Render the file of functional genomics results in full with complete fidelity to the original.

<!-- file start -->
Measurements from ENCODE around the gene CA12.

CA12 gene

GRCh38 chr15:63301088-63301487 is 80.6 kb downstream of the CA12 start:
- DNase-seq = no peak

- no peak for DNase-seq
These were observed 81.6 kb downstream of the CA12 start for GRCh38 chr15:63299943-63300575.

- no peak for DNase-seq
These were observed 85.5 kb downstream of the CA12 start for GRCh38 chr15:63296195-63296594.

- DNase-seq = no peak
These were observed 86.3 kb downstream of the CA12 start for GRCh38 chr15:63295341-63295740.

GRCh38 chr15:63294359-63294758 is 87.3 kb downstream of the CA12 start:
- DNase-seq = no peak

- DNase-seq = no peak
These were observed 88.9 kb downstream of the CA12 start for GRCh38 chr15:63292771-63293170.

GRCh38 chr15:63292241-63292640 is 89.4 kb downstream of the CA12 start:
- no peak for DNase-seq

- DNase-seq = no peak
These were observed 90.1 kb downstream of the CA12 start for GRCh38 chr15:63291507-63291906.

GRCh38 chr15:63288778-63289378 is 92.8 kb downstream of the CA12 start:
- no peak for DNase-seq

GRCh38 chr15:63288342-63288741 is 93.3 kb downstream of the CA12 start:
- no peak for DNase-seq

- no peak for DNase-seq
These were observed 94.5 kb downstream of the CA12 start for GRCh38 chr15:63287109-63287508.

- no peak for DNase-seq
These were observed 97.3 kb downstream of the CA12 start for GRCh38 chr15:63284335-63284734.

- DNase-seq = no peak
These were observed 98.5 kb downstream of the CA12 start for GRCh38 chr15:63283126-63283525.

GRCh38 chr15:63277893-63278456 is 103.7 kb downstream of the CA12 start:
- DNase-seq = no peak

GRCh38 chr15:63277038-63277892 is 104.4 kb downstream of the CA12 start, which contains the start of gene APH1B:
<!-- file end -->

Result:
Measurements from ENCODE around the gene CA12.

CA12 gene

GRCh38 chr15:63301088-63301487 is 80.6 kb downstream of the CA12 start:
- DNase-seq = no peak

- no peak for DNase-seq
These were observed 81.6 kb downstream of the CA12 start for GRCh38 chr15:63299943-63300575.

- no peak for DNase-seq
These were observed 85.5 kb downstream of the CA12 start for GRCh38 chr15:63296195-63296594.

- DNase-seq = no peak
These were observed 86.3 kb downstream of the CA12 start for GRCh38 chr15:63295341-63295740.

GRCh38 chr15:63294359-63294758 is 87.3 kb downstream of the CA12 start:
- DNase-seq = no peak

- DNase-seq = no peak
These were observed 88.9 kb downstream of the CA12 start for GRCh38 chr15:63292771-63293170.

GRCh38 chr15:63292241-63292640 is 89.4 kb downstream of the CA12 start:
- no peak for DNase-seq

- DNase-seq = no peak
These were observed 90.1 kb downstream of the CA12 start for GRCh38 chr15:63291507-63291906.

GRCh38 chr15:63288778-63289378 is 92.8 kb downstream of the CA12 start:
- no peak for DNase-seq

GRCh38 chr15:63288342-63288741 is 93.3 kb downstream of the CA12 start:
- no peak for DNase-seq

- no peak for DNase-seq
These were observed 94.5 kb downstream of the CA12 start for GRCh38 chr15:63287109-63287508.

- no peak for DNase-seq
These were observed 97.3 kb downstream of the CA12 start for GRCh38 chr15:63284335-63284734.

- DNase-seq = no peak
These were observed 98.5 kb downstream of the CA12 start for GRCh38 chr15:63283126-63283525.

GRCh38 chr15:63277893-63278456 is 103.7 kb downstream of the CA12 start:
- DNase-seq = no peak

GRCh38 chr15:63277038-63277892 is 104.4 kb downstream of the CA12 start, which contains the start of gene APH1B: